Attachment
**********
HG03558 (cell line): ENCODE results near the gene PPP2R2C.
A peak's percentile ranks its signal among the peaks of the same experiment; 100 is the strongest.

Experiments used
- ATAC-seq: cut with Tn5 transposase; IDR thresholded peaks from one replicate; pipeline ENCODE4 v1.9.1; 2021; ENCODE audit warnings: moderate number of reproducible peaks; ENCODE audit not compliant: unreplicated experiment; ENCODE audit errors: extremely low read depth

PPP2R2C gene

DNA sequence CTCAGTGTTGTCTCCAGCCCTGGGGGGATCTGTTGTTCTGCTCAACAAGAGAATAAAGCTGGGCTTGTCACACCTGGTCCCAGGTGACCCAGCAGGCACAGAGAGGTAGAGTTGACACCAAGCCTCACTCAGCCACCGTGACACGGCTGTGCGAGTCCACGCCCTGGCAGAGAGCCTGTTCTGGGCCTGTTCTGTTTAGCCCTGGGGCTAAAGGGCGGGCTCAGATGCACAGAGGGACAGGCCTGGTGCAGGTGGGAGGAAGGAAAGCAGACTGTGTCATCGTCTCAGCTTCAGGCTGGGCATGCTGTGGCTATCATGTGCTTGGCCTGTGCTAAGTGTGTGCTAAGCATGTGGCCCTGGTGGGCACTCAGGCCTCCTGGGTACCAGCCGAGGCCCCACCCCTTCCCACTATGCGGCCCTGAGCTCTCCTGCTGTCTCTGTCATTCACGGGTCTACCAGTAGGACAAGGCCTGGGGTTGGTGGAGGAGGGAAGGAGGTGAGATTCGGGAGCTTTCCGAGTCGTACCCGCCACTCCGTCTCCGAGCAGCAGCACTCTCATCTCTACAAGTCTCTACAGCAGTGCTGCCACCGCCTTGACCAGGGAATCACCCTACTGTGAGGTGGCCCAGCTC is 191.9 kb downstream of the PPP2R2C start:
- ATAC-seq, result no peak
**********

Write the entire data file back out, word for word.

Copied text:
HG03558 (cell line): ENCODE results near the gene PPP2R2C.
A peak's percentile ranks its signal among the peaks of the same experiment; 100 is the strongest.

Experiments used
- ATAC-seq: cut with Tn5 transposase; IDR thresholded peaks from one replicate; pipeline ENCODE4 v1.9.1; 2021; ENCODE audit warnings: moderate number of reproducible peaks; ENCODE audit not compliant: unreplicated experiment; ENCODE audit errors: extremely low read depth

PPP2R2C gene

DNA sequence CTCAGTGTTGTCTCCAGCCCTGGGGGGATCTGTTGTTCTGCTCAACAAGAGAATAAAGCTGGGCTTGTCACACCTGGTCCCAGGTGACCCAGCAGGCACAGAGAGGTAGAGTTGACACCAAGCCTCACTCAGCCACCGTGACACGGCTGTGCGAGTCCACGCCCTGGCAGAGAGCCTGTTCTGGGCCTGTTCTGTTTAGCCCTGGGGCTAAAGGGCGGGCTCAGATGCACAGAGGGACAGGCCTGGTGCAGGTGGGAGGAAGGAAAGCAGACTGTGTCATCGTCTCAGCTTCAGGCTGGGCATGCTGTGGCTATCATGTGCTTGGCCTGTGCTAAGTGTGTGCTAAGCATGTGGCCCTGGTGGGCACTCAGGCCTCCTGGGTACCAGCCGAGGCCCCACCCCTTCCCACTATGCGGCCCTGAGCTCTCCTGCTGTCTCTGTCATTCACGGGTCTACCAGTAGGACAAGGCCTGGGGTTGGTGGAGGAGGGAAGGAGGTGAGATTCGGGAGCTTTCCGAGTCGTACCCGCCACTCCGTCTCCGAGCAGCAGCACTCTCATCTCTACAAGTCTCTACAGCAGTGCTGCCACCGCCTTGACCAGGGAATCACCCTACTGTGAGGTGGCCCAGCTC is 191.9 kb downstream of the PPP2R2C start:
- ATAC-seq, result no peak